Drought may increase females’ HIV risk in developing nations


ISLAMABAD, FEB 11 (Online): A modeling study suggests that females in developing nations are especially vulnerable to the effects of drought and food shortages.
The social, economic, and medical consequences may disproportionately increase their risk of contracting HIV.
When HIV emerged in the 1980s and 90s, males were more likely than females to contract the virus. However, globally, the majority of adults living with HIV are now females, according to United Nations data.
The Joint United Nations Program on HIV/AIDS (UNAIDS) report that HIV is the leading cause of death in females aged 30–49 years and the third leading cause of females in females aged 15–29 years globally.
The relative rates of males and females contracting HIV vary widely between countries, but data from the World Bank suggest that in Sub-Saharan Africa, for example, more than 60% of all those living with HIV are females.
Females aged 15–24 in this region of Africa are more than twice as likely as males in the same age bracket to become HIV positive, according to UNAIDS.
What makes females in developing countries so much more vulnerable to contracting HIV than males?
Research by Kelly Austin, associate professor of sociology at Lehigh University in Bethlehem, PA, and her colleagues suggests that droughts are one contributory factor.
Their study found that food insecurity resulting from droughts has a disproportionate effect on females’ risk of contracting HIV.
They used a statistical technique called structural equation modeling to explore the relationship between HIV infection rates and socioeconomic and environmental factors — including drought and food insecurity — in 91 developing nations.
According to the researchers, females in these societies have little autonomy and are often responsible for raising children, growing and harvesting food, collecting firewood, and fetching water. This makes them uniquely vulnerable to droughts and the ensuing food shortages.
The researchers identified four ways in which food insecurity exposes females to a greater risk of contracting HIV:
• Malnutrition, which weakens immune defenses to HIV, and increased vulnerability to other illnesses, such as malaria, may also indirectly increase susceptibility to HIV.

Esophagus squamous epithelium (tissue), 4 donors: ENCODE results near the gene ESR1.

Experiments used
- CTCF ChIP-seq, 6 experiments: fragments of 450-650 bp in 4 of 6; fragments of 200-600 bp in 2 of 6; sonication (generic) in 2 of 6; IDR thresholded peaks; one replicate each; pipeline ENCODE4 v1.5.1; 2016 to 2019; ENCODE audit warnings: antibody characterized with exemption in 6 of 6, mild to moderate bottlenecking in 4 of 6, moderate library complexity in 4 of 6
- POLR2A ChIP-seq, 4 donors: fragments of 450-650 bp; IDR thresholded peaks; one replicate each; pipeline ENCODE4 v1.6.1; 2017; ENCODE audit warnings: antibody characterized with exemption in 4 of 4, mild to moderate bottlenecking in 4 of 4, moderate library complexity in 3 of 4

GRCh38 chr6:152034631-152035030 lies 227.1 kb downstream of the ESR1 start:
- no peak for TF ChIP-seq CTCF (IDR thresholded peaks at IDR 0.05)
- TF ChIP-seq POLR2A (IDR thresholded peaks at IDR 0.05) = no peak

• Exacerbation of gender inequalities in terms of access to education and healthcare, including birth control services, which could protect females against HIV.
• Early marriage of daughters for financial reasons, resulting in exposure to sexually transmitted illnesses at a younger age.
• Financial motivation to become sex workers.
“Women in less developed countries disproportionately bear the burden in terms of ill health when facing food insecurity or a shock or disaster like drought that impacts the ability to get food or harvest food,” says Austin.
“This information would be useful for policymakers and people working in international development and disaster response.”
The findings are particularly concerning in light of the climate emergency, say the authors. The Food and Agriculture Organization of the United Nations (FAO) predict that climate change will increase the frequency, severity, and duration of droughts in the coming years.
“During times of drought and hardship special attention should be made to ensuring the safety and participation of young women in schooling, medical care, and other activities that ensure their well-being […] a holistic approach must be taken that not only emphasizes conventional approaches, [such as] expanding access to medical care, but also prioritizing women’s empowerment and environmental resilience and sustainability.”
A possible limitation of the research was that it relied on structural equation modeling. Some researchers have criticized this technique, which is popular in the social sciences, for creating models that oversimplify highly complex real-world situations.